Pike County Schools District pushed back its in-person start date to Feb. 1, with officials citing the county’s high COVID-19 rates and dozens of staff testing positive and needing to quarantine as the primary reasons.
Superintendent Reed Adkins confirmed that the district will remain virtual until Jan. 29, and it will return to in-person classes on Monday, Feb. 1. He said they decided to wait on returning to in-person classes due to the Kentucky Daily Incidence Rate for Pike County. The county is considered critical, with 78 cases per 100,000 population, as of Jan. 19, according to the Kentucky Department for Public Health.
“We’re going to continue to monitor it weekly,” Adkins said. “As long as Pike County is somewhere between 80 and 100 on the COVID map, I don’t think we can comfortably send kids back. Once we get down to a reasonable number, we’ll start seriously considering putting them back in school.”
In addition, Adkins confirmed that there have been more than a dozen district staff who have either tested positive or have needed to quarantine due to exposure. In the week of Jan. 11, Adkins said, 36 staff members in the district tested positive and have needed to quarantine due to exposure to the virus, and this week, 28 staff had tested positive and have needed to quarantine.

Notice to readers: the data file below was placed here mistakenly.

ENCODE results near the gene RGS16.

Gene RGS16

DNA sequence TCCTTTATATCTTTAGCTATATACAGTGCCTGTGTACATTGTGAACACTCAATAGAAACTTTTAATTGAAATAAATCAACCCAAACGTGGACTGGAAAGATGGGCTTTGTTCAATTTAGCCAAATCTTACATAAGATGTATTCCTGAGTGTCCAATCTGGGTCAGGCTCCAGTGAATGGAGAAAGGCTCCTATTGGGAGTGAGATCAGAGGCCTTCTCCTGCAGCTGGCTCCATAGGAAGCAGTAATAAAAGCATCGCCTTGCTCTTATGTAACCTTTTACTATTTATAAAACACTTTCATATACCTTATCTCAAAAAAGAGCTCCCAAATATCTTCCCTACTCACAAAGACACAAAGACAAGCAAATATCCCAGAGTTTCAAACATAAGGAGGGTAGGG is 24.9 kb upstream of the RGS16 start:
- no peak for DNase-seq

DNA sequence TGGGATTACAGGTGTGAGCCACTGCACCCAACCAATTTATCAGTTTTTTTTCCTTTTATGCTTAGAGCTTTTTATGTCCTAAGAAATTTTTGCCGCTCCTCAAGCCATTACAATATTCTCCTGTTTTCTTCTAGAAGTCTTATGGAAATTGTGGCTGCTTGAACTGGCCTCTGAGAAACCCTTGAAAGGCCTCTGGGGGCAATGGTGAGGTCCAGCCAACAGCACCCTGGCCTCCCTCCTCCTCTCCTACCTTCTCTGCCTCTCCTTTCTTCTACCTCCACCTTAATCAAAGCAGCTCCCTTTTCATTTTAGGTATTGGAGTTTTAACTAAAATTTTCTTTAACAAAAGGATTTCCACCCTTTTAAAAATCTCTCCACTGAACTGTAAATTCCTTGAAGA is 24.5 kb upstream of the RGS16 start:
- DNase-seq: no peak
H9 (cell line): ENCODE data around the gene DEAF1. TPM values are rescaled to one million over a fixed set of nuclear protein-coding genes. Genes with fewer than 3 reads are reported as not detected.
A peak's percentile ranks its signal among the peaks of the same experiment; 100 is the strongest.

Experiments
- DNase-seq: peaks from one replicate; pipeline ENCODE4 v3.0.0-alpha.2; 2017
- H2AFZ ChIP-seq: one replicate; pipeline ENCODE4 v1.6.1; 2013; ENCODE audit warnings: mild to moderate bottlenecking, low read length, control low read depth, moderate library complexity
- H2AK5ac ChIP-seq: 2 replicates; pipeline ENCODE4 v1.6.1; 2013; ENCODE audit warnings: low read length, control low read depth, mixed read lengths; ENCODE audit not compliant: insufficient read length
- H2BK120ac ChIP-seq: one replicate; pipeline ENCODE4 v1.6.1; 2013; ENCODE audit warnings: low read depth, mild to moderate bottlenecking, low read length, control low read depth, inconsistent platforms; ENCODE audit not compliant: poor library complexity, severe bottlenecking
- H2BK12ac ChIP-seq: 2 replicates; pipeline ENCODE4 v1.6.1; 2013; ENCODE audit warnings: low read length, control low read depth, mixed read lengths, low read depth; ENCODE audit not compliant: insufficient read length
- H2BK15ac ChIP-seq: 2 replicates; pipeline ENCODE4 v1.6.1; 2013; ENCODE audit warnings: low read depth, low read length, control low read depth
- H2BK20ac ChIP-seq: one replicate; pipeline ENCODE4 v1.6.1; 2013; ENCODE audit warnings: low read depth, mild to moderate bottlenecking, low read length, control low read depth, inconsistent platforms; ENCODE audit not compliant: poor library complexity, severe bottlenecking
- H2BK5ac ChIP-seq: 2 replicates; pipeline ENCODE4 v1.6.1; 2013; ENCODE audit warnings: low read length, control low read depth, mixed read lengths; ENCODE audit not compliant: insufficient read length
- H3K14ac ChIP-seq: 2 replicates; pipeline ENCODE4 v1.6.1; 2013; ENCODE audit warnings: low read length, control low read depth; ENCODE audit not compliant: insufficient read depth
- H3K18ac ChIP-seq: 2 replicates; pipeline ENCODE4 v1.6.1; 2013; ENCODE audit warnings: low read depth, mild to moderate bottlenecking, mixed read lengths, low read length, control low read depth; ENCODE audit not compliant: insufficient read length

“In a way, it will be difficult for us, at this point, to cover our kids,” Adkins said. “I guess we’re in the spike right now, and we’re hoping that this will soon be over.”
However, Adkins said that the district’s staff members were offered the COVID-19 vaccine last week — the week of Jan. 11 — and many of them received it. Those who received the vaccine will receive their second booster shot during the week of Feb. 1, and he described that as another milestone in the pandemic.
“That’s another milestone in getting our kids back into school,” Adkins said.